Posted on 19 January 2017.
David Bowman of North Branch harvested a dream bull elk during Michigan’s December elk hunt. Photo courtesy Toby Parker.
Michigan’s latest elk hunting season, considered the late or December hunt, is complete, and preliminary hunting results are in. A total of 100 state licenses were available—30 any-elk and 70 antlerless-only licenses.
“Fortunately, because of the nature of our elk season, we are really able to work closely with hunters,” said Department of Natural Resources wildlife biologist Shelby Hiestand. “The December hunt had a 92-percent success rate for our state hunters, which is great.”
During the nine-day hunt period, running Dec. 10-18, 54 cows, 29 bulls and nine calves were harvested. Weather was favorable, with some snowfall just before the season making it easier to track and see animals within the elk hunt unit. The December season allows hunters to take an elk within any elk management hunting unit, maximizing the 10-county hunting unit at the “tip of the mitt” of northern Michigan.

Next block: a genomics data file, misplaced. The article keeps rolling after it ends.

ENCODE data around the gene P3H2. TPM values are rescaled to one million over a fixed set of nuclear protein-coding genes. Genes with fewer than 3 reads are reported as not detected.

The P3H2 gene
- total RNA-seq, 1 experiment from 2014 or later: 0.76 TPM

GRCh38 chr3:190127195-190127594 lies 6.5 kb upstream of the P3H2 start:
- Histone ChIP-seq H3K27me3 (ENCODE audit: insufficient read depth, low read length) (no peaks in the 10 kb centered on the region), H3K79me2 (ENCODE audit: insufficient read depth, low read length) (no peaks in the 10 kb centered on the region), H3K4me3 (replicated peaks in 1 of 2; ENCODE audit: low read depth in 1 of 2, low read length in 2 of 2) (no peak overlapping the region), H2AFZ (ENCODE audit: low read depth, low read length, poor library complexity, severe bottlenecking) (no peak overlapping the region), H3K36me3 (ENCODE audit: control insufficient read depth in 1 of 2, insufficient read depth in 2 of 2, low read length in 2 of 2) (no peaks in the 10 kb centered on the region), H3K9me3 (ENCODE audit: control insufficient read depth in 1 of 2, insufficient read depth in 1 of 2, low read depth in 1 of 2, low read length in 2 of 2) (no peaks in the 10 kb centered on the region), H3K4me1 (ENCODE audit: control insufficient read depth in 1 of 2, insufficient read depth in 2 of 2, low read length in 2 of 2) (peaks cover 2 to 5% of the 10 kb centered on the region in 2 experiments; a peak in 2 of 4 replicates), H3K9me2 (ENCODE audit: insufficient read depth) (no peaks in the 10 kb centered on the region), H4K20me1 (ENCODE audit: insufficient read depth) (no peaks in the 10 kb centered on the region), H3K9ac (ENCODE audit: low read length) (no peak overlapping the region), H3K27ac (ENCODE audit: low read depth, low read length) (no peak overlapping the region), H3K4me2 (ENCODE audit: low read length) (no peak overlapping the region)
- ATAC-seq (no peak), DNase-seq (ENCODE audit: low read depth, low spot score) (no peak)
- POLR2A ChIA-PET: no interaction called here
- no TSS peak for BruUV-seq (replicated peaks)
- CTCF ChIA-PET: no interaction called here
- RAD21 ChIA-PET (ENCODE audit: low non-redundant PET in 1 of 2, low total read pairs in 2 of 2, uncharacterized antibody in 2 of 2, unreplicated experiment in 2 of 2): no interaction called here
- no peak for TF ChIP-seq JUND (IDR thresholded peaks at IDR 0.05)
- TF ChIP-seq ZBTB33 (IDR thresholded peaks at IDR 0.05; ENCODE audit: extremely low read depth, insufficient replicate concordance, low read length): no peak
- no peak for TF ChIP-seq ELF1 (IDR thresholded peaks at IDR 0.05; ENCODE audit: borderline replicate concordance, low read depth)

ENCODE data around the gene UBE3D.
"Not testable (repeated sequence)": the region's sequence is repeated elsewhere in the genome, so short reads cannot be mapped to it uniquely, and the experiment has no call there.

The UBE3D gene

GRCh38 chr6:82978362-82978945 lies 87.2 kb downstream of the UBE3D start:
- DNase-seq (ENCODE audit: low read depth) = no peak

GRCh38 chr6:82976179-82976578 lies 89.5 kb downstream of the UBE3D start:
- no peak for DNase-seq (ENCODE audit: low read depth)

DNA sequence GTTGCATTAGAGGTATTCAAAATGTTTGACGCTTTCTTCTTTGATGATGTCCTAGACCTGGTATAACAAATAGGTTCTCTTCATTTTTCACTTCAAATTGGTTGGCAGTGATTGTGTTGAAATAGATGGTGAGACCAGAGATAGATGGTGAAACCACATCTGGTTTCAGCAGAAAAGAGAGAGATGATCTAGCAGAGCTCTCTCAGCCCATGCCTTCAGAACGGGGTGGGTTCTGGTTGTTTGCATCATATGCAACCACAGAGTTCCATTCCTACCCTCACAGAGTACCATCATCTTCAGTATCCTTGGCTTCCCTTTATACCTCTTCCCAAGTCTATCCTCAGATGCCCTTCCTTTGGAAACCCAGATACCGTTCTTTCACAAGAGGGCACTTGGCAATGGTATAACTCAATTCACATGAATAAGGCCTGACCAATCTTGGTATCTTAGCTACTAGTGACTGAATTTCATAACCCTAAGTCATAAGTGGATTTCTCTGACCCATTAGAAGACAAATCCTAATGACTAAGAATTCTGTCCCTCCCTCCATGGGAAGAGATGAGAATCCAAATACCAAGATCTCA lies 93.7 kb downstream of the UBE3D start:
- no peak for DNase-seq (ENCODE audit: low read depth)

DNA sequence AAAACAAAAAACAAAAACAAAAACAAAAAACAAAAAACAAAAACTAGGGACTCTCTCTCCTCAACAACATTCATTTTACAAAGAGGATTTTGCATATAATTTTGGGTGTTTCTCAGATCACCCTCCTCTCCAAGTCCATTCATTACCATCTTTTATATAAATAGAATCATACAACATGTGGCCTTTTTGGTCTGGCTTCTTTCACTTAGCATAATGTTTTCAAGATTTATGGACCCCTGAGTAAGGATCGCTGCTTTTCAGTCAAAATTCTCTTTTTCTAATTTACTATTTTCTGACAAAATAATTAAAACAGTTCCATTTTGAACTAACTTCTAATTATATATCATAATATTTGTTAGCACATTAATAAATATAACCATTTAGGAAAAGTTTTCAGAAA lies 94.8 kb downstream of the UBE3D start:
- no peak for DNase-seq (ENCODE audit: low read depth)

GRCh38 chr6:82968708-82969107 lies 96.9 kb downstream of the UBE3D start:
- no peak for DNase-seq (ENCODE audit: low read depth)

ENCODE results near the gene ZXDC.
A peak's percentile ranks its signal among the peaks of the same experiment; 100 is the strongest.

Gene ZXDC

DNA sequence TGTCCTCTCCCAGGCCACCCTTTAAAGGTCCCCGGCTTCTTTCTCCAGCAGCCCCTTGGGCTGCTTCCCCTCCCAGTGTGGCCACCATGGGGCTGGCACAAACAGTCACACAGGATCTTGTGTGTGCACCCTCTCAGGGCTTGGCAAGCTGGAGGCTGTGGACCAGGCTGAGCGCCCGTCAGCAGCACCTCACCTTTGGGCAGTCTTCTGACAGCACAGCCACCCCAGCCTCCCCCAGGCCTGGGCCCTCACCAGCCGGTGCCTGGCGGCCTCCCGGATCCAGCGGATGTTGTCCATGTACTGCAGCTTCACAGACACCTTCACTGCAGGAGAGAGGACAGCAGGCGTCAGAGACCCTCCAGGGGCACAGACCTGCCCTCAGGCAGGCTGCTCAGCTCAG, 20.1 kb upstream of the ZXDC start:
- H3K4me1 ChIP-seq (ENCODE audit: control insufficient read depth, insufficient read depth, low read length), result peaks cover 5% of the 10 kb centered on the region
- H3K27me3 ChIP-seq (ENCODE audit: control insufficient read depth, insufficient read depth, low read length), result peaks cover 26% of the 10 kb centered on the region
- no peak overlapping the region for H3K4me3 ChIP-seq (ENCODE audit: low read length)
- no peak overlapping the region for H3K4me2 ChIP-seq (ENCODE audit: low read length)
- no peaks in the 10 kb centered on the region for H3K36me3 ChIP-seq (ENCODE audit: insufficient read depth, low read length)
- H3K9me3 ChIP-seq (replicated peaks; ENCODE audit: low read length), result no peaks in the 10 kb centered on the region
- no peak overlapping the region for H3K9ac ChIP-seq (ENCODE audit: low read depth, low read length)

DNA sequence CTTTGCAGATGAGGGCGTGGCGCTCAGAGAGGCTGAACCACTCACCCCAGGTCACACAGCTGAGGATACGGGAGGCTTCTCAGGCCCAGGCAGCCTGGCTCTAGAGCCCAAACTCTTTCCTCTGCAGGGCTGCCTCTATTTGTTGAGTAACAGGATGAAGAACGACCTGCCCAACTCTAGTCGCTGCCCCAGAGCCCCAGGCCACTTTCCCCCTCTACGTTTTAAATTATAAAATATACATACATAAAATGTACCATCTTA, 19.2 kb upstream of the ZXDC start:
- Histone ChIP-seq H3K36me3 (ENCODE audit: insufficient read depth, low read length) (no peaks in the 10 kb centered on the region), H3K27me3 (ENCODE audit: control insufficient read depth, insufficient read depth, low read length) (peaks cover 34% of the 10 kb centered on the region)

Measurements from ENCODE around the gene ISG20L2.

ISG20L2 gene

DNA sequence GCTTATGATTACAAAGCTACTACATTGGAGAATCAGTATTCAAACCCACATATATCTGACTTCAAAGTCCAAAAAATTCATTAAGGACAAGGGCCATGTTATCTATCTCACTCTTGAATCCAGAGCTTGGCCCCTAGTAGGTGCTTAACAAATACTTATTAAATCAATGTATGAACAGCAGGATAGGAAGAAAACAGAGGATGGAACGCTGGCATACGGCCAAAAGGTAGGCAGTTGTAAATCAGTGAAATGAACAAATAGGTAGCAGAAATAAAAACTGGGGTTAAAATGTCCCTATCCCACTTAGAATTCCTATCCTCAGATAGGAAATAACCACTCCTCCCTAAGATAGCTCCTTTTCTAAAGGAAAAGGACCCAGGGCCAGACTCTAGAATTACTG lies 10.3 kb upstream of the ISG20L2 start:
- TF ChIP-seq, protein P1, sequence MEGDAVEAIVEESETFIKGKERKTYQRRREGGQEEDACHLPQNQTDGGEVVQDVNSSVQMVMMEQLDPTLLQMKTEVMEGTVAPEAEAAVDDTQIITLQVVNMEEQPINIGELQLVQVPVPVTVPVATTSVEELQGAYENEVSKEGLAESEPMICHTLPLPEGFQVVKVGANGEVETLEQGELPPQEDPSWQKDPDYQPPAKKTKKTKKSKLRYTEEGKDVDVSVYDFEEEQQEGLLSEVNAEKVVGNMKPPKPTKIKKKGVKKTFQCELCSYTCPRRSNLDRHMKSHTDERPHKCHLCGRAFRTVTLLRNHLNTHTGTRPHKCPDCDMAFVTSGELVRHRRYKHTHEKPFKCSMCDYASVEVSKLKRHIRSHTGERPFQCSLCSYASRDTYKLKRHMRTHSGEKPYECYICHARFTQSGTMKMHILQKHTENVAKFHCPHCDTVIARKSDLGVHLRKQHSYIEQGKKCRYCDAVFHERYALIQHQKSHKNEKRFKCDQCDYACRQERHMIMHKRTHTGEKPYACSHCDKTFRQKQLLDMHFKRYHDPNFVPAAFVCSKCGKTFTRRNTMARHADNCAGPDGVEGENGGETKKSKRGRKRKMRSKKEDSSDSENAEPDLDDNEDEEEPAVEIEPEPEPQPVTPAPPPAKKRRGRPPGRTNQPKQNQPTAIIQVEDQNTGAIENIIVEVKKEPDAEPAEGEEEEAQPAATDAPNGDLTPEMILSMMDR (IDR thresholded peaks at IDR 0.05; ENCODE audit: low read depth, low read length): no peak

The earlier elk hunt period, which ran from late August to early October for 12 days, also had great hunter success, with 85 percent of state hunters able to harvest an elk.
“Regulated hunting is the most effective tool in managing wildlife numbers,” said Hiestand. “We are able to efficiently and quickly get results in a very hands-on and specific approach.”
Hunters are able to work with DNR staff members to find animals and landowners in areas where there is a desire to have fewer elk.
“Elk are large animals that travel in herds, which means they can change an area quickly, with the amount of vegetation they can eat,” Hiestand said. “Our wildlife management goals are always to balance the numbers of animals with the habitat that’s available.”
Elk population estimates are derived from aerial elk surveys, which in recent survey years showed population estimates exceeding the stated elk management plan goals of 500 to 900 elk. As a result, the 2016 elk license quotas were increased from the prior hunting season and the elk survey frequency will be increased. Aerial elk flights will begin this week if weather allows for good flight and visibility.
“Michigan’s current elk population is a historical feat in wildlife management,” said Hiestand. “The elk hunt is just one more way many people’s lives are touched by elk, which is pretty special.”
To learn more about elk, and for locations with the best chances for viewing elk in northern Michigan in the summer or fall, visit mi.gov/elk.